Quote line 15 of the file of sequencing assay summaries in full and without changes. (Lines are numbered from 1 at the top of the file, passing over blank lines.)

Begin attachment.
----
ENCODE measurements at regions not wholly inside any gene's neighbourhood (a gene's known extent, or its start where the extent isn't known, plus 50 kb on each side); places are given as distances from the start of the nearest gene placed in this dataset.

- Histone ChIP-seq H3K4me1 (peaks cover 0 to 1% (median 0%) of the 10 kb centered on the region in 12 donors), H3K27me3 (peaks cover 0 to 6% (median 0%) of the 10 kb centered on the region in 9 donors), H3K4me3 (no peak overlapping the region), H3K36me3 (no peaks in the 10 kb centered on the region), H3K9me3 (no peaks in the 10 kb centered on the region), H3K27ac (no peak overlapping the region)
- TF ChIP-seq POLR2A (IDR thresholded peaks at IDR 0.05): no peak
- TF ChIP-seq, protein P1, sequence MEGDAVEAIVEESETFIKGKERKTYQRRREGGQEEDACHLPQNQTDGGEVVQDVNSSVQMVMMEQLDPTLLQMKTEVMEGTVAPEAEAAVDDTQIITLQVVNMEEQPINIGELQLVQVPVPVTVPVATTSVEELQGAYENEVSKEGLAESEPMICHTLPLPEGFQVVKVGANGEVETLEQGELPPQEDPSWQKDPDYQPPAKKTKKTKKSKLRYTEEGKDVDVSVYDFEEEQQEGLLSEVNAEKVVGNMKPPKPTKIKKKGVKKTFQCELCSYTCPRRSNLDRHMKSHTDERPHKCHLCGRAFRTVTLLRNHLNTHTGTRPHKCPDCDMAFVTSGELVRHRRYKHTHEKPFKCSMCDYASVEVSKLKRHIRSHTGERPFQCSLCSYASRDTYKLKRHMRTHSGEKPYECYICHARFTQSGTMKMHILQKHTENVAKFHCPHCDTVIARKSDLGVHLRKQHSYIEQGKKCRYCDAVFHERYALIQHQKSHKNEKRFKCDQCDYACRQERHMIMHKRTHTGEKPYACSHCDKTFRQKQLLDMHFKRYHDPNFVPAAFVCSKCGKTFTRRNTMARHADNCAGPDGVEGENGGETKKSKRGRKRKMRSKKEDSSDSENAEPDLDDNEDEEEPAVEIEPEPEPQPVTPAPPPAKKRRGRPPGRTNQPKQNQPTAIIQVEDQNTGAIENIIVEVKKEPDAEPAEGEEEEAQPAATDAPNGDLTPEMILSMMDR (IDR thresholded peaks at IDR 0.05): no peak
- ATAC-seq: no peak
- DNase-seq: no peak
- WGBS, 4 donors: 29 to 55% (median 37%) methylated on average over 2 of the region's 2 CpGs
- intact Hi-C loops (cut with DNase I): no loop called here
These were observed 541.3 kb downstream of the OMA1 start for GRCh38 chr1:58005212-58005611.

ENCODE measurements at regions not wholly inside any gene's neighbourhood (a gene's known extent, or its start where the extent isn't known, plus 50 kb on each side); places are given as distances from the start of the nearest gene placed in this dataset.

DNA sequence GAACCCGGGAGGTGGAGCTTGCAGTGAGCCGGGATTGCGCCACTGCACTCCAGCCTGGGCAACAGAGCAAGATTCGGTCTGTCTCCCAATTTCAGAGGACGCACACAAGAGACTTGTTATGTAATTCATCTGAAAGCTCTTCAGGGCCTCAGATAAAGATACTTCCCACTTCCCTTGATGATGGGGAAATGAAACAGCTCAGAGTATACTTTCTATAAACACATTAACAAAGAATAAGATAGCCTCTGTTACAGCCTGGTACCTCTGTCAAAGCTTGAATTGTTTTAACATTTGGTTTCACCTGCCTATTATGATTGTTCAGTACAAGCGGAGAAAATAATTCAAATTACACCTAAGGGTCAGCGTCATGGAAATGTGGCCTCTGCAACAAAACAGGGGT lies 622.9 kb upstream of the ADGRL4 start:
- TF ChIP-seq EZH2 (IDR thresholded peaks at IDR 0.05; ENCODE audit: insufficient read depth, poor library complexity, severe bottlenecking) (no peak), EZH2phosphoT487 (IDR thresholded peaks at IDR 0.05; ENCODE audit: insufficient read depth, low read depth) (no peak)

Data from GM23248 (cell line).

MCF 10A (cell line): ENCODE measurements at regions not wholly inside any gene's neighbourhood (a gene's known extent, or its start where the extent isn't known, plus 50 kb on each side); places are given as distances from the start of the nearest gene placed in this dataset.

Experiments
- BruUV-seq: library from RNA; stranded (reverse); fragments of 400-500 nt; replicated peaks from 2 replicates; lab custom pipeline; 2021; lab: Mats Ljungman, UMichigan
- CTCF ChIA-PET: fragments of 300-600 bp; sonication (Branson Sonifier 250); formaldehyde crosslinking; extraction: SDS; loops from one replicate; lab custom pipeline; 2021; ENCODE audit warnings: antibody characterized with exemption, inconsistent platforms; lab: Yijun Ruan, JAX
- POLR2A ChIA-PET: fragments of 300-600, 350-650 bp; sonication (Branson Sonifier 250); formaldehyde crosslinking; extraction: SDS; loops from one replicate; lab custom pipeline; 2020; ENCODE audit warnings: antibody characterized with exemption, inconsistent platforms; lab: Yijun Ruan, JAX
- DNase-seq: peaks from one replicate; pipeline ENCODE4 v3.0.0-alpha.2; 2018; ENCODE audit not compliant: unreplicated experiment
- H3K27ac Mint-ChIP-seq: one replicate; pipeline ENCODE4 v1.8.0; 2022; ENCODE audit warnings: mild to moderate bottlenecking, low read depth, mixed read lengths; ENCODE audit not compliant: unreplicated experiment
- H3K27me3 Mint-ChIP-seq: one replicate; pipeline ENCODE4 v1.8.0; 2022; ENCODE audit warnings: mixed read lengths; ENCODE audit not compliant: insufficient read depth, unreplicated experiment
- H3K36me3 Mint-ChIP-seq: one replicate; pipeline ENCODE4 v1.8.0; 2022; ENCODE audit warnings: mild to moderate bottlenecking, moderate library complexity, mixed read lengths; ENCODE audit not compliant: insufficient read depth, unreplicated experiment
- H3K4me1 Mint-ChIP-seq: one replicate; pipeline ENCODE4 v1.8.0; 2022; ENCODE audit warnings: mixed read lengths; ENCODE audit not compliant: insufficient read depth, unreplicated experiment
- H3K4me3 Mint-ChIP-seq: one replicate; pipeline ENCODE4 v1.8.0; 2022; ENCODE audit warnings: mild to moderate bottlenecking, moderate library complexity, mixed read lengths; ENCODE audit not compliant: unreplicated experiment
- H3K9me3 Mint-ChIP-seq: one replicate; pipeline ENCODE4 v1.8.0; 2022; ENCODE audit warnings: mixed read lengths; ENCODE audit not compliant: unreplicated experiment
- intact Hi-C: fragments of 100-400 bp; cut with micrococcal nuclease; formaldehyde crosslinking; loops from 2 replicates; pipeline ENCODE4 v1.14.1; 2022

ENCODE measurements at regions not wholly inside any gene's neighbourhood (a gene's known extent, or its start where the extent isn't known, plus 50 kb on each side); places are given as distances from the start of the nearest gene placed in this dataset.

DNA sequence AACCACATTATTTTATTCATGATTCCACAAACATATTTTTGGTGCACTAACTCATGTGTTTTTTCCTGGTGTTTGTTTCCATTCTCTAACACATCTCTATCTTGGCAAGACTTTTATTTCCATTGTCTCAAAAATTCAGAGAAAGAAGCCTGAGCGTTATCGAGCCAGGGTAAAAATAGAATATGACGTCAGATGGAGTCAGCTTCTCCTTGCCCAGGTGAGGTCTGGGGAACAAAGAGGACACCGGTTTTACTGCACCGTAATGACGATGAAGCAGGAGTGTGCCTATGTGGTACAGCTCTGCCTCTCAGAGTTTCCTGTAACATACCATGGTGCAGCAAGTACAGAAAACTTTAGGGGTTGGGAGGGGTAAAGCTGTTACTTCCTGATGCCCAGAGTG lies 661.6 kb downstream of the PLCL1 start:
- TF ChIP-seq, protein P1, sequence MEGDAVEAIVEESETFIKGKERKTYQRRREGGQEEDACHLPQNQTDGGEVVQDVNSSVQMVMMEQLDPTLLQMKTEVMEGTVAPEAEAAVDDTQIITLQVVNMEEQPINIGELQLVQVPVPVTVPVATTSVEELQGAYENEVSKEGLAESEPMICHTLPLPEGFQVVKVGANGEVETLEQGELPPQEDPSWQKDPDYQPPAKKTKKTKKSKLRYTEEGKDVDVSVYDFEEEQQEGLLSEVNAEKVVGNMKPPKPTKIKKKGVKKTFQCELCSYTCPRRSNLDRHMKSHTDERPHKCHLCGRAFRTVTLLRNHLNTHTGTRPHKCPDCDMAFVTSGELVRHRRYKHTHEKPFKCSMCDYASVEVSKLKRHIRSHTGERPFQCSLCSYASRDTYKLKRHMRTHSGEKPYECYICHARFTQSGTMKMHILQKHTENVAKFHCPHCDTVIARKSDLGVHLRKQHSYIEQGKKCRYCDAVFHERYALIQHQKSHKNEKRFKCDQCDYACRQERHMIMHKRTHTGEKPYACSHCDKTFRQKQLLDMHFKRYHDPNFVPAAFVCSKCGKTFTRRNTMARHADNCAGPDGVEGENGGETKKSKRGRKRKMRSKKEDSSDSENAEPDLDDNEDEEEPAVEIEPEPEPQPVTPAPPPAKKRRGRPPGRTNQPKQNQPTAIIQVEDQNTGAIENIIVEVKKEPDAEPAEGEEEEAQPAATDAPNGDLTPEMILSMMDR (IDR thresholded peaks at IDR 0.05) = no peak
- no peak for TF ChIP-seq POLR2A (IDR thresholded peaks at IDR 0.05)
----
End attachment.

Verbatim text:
Experiments